"The teacher could have just pushed them apart and said, 'right nup back to your class', they didn't.

"They just stood there and watched."

According to Nine News teachers aren't expected to break up physical fights, as it puts them in danger of facing criminal assault charges from parents.

The state's education department is investigating the video and surrounding circumstances.

3. Girl, 10, "lucky to be alive" after being sucked through ocean pool drain in Sydney.

A girl was sucked through the drain at a pool on Sydney's Northern Beaches. Getty.

A 10-year-old girl is miraculously unharmed - except for some cuts and abrasions - after she was sucked under water and dragged through a drain while swimming in an ocean pool in Sydney.

Myrthe Koning, 10, was swimming with her 12-year-old brother Thijmen in the Dee Why ocean pool on February 18, as their mother Esther Lammertink watched on.

“My son had seen her go under. He was screaming because he couldn’t see her. He thought she had drowned," the 43-year-old mum-of-two told The Daily Telegraph over the weekend.

"There was at least 10 seconds between when I saw my son looking in the pool to when my daughter emerged.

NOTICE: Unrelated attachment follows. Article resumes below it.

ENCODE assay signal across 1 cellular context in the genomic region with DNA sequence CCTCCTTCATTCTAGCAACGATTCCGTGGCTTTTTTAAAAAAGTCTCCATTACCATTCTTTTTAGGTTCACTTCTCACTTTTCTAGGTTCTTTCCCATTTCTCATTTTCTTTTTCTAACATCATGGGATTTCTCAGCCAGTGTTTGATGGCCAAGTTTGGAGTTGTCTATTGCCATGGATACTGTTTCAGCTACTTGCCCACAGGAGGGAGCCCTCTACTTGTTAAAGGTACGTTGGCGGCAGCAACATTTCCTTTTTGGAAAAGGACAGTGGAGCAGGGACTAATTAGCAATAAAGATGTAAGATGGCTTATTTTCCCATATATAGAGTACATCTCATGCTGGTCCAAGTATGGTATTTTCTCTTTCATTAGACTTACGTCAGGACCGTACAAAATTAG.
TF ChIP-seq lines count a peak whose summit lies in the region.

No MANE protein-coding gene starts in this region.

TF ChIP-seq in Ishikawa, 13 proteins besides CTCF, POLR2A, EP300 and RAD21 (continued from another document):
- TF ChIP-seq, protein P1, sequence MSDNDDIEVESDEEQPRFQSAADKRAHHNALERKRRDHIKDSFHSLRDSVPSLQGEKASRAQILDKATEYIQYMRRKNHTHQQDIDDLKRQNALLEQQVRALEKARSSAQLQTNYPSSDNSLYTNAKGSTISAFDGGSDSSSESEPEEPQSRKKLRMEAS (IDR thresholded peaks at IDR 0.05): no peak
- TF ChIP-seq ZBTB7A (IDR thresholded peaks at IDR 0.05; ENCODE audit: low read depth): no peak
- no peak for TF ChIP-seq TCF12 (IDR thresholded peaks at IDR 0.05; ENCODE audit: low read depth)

"I realised something was happening, I jumped up and saw my daughter pop up in the ocean."

She said the hole is situated towards the bottom of the pool and is designed to fill and refresh water in the main pool with water from the ocean. Its dimensions are around 40cm high and 1.5 metres wide, and it sits about 2 meters deep from the pool's surface.

The question is how her 1.59 meter tall daughter was pulled through.

“I would like to warn the public about this danger,” she said.

“I would like to tell people to check for these holes and secondly not to let your kids swim near these holes. The undercurrent must have been incredibly strong.

"She was incredibly lucky to escape with only these injuries and not get stuck or swept out into the ocean."


The local council told The Daily Telegraph it has no record of an incident like this happening before, and an investigation is underway involving life guards, engineers and council staff.

4. Steve Smith, David Warner and Cameron Bancroft are considering challenging Cricket Australia's decision to ban them from the game.

David Warner Steve Smith cricket
David Warner and Steve Smith. Image via Getty.

Steve Smith, David Warner and Cameron Bancroft have all sought legal advice and are strongly considering the merits of challenging bans levelled by Cricket Australia, according to AAP.

The suspended trio have returned home in shame for their roles in the ball-tampering scandal, apologising to the nation in tearful press conferences.

They all acknowledge erring in Cape Town but haven't formally accepted or challenged their charge or sanctions issued by CA.

Those decisions are unlikely to come until Tuesday at the earliest. The deadline is Thursday.